In A Separate Peace, how and why does the historical period affect the Seniors?

Expert Answers

Want to remove ads?

Get ad-free questions with an eNotes 48-hour free trial.

Try It Free No Thanks
mwestwood eNotes educator| Certified Educator

Set during the beginning of World War II, the narrative of A Separate Peace finds the seniors at the age of the draft. That is, they can be called to duty by the United States Government and required to be in the Armed Services and fight in this war.

In contrast to this war, Devon School offers Gene and Finny and the younger boys the opportunity to revel in the careless peace of their environment. And, yet, Gene eventually finds "something deadly" in these surroundings, waging his own war against himself and Finny. Thus, the setting of World War II parallels much of the interior action of Knowles's novel. In Chapter 7, for instance, Gene considers enlisting,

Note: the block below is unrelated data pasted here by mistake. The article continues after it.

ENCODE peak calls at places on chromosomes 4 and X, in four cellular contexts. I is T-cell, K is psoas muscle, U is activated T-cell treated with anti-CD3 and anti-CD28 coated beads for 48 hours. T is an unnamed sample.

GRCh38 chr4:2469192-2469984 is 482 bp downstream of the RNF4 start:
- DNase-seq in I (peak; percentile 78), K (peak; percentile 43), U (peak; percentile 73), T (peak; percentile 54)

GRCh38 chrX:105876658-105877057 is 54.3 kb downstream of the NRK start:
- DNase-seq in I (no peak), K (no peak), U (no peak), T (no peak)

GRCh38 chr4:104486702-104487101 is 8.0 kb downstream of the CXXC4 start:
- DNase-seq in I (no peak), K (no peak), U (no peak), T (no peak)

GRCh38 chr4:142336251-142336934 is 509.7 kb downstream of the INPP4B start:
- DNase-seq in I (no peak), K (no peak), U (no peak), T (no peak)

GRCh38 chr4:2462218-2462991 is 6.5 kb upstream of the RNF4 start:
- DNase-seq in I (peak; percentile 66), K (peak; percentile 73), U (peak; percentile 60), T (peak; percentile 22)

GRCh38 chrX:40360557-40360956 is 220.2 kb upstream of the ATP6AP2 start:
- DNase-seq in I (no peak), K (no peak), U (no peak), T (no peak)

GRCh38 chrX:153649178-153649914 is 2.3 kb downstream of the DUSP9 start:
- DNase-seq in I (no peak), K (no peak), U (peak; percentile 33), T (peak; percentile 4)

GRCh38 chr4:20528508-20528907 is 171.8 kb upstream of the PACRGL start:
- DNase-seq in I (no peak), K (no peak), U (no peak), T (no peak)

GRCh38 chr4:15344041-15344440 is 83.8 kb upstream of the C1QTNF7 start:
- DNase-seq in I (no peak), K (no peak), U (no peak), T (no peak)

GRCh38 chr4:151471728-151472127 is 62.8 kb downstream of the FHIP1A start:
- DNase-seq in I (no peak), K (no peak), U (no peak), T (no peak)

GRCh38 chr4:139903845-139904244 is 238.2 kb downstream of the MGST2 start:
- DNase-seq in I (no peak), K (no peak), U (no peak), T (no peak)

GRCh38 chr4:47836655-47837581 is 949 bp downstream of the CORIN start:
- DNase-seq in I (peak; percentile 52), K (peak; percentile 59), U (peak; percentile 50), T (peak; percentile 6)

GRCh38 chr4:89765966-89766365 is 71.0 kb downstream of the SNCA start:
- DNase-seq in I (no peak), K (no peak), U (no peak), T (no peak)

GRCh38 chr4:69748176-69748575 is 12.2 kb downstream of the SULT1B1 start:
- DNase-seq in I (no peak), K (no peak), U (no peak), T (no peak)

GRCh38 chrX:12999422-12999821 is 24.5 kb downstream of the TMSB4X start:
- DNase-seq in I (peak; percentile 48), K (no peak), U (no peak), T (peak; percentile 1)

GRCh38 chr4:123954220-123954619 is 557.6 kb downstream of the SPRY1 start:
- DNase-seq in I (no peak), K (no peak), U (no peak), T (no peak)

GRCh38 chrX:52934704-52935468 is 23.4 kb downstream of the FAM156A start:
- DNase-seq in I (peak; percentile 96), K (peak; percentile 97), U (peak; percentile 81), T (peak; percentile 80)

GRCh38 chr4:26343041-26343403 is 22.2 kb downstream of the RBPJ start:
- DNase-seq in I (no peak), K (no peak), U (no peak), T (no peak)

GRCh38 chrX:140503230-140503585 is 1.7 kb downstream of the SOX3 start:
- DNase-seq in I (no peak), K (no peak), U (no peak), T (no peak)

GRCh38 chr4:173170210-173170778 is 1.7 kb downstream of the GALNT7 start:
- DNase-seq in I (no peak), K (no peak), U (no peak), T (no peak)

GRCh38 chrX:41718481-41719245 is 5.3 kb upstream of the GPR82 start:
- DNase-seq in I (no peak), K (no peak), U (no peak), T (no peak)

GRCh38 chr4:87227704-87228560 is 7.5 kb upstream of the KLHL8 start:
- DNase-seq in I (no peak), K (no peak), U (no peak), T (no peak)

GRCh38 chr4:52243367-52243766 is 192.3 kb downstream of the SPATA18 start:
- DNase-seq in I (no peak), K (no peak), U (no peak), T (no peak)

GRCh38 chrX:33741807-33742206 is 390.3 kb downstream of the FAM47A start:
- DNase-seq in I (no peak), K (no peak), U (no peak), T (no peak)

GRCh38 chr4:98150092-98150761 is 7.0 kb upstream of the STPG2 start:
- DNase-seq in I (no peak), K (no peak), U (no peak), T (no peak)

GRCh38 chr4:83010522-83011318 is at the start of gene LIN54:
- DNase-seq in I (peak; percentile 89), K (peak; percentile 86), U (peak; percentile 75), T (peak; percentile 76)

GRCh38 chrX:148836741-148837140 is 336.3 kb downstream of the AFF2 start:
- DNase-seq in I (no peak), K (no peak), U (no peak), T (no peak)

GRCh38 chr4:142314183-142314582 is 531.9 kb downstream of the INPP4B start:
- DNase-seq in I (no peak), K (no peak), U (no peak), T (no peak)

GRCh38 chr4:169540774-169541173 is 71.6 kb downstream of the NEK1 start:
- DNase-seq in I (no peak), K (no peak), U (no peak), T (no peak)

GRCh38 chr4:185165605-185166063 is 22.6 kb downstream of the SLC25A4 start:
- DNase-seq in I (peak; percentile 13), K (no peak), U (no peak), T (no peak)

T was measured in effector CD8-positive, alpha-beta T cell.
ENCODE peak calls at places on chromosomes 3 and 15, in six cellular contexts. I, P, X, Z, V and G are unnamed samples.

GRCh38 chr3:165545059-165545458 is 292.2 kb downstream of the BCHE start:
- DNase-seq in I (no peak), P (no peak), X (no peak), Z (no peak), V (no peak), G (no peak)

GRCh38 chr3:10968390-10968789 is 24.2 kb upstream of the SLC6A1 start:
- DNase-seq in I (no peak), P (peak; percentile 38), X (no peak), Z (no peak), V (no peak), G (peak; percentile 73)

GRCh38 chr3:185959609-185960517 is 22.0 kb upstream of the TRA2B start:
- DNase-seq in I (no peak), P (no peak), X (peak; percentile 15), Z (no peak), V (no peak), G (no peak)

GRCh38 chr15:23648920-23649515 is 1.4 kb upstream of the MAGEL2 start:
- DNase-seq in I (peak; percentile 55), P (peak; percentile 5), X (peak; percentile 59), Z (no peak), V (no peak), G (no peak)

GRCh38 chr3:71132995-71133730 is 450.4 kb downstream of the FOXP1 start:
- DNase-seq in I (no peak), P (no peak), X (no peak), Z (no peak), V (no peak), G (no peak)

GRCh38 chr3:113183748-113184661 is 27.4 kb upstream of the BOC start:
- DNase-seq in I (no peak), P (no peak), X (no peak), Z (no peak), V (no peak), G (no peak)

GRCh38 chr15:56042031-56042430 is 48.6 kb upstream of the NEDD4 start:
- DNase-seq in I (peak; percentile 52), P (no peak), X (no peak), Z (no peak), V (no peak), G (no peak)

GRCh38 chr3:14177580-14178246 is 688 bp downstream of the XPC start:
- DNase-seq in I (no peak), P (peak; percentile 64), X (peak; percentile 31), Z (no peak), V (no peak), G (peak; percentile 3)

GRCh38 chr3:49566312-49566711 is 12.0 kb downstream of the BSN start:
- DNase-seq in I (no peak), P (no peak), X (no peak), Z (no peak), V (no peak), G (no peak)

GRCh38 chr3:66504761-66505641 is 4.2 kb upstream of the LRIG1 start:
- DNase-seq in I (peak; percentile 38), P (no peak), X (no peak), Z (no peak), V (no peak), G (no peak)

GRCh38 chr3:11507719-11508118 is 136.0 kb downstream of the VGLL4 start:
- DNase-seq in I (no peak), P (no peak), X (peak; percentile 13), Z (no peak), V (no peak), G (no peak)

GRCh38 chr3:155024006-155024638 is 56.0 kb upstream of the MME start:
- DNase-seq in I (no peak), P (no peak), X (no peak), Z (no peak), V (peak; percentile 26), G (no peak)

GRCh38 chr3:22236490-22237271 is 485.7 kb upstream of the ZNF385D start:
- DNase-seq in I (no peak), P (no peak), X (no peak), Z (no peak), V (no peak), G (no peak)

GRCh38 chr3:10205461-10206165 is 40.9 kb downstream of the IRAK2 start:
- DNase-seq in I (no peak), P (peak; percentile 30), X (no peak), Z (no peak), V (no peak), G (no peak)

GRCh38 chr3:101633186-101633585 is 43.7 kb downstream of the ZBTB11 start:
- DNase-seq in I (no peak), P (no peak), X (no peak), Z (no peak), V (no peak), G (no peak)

To enlist. To slam the door impulsively on the past, to shed everthing down to my last bit of clothing, to break the pattern of my life--I yearned to take giant military shears to it, snap!

In the end, after having served in the war, Gene realizes that he has fought his greatest battle and injured others most in his private war at Devon.

Read the study guide:
A Separate Peace

Access hundreds of thousands of answers with a free trial.

Start Free Trial
Ask a Question